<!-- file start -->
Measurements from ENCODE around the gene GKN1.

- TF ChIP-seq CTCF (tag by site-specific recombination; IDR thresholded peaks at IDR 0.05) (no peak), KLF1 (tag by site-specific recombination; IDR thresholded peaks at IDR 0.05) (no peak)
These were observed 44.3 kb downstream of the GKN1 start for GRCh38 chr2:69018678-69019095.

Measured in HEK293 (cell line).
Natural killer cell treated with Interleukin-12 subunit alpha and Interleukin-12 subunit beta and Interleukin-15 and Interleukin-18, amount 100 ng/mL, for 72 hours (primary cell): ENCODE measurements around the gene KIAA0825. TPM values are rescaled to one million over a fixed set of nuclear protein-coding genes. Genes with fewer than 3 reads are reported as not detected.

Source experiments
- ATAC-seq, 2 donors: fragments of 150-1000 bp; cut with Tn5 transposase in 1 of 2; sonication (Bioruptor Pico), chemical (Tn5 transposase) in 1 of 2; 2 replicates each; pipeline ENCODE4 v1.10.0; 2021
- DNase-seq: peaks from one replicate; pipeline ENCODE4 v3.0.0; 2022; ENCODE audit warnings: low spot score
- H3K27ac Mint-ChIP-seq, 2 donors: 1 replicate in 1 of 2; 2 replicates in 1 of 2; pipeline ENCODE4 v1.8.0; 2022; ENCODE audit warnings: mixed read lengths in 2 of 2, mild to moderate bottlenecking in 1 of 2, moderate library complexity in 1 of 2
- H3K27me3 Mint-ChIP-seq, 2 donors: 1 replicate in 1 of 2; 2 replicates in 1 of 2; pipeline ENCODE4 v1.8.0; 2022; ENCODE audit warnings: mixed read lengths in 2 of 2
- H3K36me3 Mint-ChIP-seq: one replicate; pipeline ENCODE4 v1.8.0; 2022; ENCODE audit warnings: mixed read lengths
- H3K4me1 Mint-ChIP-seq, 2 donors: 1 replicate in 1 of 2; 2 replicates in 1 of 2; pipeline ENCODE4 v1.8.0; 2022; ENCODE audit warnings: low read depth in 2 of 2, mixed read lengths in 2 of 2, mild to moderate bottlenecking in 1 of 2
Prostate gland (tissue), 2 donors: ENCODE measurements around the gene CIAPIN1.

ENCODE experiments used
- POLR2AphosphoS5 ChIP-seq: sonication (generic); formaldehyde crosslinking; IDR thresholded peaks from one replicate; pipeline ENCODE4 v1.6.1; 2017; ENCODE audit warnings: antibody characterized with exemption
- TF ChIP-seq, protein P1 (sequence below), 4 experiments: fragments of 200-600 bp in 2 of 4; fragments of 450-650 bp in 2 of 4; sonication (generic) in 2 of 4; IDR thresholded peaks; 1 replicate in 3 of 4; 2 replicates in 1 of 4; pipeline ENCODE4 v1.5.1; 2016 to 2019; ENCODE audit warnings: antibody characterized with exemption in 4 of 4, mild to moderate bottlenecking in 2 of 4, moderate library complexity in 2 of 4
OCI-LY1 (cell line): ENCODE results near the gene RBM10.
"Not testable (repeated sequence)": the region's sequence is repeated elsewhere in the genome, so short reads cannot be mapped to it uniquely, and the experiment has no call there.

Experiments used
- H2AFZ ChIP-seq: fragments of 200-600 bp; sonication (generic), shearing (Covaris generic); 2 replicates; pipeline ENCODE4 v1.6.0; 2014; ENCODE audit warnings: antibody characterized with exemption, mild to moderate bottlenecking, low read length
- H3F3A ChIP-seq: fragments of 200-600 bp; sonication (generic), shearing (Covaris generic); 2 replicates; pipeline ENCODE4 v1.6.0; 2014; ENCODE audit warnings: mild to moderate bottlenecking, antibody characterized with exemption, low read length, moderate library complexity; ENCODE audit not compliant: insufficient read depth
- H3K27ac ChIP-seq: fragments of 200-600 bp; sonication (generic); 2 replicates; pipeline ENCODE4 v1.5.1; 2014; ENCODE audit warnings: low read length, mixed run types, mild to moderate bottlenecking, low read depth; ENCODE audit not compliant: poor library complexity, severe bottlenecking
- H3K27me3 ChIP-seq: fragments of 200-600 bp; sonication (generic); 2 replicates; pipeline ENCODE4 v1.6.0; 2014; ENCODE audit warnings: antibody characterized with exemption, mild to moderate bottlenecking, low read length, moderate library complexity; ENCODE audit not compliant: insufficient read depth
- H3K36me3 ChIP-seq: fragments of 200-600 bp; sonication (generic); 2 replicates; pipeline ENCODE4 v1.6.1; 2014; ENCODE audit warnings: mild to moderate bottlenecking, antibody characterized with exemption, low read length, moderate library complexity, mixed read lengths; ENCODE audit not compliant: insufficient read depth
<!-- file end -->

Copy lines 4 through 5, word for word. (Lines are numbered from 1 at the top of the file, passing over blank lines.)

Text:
Measured in HEK293 (cell line).
Natural killer cell treated with Interleukin-12 subunit alpha and Interleukin-12 subunit beta and Interleukin-15 and Interleukin-18, amount 100 ng/mL, for 72 hours (primary cell): ENCODE measurements around the gene KIAA0825. TPM values are rescaled to one million over a fixed set of nuclear protein-coding genes. Genes with fewer than 3 reads are reported as not detected.